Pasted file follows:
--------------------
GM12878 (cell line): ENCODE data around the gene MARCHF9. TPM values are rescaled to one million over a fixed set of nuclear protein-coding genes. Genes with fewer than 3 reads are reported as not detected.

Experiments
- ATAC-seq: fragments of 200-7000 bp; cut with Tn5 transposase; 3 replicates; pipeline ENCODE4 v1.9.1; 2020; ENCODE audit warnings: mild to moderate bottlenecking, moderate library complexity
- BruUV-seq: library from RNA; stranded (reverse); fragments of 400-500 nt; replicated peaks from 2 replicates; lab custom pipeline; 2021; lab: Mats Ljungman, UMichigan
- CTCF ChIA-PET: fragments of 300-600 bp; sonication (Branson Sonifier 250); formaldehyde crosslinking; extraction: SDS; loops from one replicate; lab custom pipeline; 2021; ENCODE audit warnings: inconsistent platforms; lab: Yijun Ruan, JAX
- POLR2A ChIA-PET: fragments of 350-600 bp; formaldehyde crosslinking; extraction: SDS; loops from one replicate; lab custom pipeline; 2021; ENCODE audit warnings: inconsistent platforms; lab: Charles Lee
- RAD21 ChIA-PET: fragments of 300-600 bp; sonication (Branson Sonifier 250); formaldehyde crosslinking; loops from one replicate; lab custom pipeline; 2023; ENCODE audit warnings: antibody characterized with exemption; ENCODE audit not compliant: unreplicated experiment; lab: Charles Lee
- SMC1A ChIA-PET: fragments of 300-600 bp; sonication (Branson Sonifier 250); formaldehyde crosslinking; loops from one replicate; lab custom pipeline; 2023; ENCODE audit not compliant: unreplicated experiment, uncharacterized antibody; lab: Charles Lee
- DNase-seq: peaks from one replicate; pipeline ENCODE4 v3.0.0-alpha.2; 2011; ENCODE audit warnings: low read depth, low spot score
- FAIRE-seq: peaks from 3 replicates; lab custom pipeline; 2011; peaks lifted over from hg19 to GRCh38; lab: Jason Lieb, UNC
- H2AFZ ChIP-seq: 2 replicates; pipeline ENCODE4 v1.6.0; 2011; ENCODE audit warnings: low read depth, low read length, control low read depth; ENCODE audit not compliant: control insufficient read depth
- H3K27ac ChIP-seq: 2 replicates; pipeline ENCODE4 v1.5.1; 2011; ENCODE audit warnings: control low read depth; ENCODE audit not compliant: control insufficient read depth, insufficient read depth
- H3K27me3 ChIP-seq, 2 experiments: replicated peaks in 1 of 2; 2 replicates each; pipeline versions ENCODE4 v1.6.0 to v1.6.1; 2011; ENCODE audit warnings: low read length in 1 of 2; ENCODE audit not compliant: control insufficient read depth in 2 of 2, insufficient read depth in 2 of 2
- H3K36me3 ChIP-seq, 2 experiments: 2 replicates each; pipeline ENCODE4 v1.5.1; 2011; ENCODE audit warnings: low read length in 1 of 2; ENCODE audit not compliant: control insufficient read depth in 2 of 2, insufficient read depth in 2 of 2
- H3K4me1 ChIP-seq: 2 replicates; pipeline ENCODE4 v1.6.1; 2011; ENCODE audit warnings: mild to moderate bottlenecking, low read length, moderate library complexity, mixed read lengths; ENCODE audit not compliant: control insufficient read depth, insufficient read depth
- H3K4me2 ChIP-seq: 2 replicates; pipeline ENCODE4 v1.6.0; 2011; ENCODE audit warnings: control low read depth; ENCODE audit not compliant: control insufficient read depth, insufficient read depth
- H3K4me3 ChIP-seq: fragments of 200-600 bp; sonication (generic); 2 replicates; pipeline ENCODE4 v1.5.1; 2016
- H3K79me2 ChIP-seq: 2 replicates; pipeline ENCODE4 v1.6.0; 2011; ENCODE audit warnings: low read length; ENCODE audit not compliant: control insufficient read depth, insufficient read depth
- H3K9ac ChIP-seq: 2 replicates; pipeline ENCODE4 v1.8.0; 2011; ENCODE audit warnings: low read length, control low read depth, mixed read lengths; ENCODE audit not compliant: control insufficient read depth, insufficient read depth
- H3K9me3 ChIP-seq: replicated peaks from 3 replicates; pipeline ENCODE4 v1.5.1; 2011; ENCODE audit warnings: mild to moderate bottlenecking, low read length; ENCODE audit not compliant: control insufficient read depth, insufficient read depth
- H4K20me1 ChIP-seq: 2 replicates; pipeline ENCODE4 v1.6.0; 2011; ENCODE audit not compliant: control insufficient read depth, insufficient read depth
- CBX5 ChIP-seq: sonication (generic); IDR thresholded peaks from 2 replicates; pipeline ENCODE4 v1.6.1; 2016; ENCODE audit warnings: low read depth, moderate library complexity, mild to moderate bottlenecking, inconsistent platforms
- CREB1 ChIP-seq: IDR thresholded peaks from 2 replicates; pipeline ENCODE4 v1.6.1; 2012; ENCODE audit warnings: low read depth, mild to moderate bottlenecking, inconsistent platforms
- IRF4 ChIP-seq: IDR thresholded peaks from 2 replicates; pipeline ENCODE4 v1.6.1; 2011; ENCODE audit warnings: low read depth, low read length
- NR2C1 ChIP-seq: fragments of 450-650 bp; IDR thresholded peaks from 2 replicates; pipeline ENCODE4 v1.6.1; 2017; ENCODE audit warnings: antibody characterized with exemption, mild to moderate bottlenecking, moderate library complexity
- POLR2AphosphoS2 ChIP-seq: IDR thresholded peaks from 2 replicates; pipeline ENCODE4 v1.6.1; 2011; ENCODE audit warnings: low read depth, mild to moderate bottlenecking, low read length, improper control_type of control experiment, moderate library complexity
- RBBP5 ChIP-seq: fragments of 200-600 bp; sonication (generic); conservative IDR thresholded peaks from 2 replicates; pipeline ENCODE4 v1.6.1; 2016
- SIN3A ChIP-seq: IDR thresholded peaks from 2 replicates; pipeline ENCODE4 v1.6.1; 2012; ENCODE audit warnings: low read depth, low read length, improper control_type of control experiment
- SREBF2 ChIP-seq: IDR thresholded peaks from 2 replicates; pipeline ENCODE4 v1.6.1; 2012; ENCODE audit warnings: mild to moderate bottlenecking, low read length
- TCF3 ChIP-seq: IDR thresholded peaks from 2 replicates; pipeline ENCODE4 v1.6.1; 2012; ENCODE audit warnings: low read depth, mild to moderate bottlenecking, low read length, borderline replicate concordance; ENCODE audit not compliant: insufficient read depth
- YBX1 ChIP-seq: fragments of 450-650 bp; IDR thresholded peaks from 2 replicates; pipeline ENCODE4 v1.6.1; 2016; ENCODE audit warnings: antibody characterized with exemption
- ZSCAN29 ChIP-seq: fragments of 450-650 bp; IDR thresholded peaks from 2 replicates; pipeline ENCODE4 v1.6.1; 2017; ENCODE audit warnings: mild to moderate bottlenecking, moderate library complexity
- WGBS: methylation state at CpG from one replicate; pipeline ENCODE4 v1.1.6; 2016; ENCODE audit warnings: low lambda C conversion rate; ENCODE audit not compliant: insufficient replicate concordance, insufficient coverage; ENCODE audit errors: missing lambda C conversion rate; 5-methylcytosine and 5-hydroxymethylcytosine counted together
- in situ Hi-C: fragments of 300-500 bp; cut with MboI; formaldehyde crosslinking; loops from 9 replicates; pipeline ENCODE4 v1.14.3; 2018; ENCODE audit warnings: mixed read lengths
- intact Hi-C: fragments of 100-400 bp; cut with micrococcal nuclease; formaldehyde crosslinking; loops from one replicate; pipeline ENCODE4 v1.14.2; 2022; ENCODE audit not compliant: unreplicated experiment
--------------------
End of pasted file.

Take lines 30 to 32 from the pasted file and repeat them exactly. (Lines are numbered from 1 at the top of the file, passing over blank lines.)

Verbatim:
- TCF3 ChIP-seq: IDR thresholded peaks from 2 replicates; pipeline ENCODE4 v1.6.1; 2012; ENCODE audit warnings: low read depth, mild to moderate bottlenecking, low read length, borderline replicate concordance; ENCODE audit not compliant: insufficient read depth
- YBX1 ChIP-seq: fragments of 450-650 bp; IDR thresholded peaks from 2 replicates; pipeline ENCODE4 v1.6.1; 2016; ENCODE audit warnings: antibody characterized with exemption
- ZSCAN29 ChIP-seq: fragments of 450-650 bp; IDR thresholded peaks from 2 replicates; pipeline ENCODE4 v1.6.1; 2017; ENCODE audit warnings: mild to moderate bottlenecking, moderate library complexity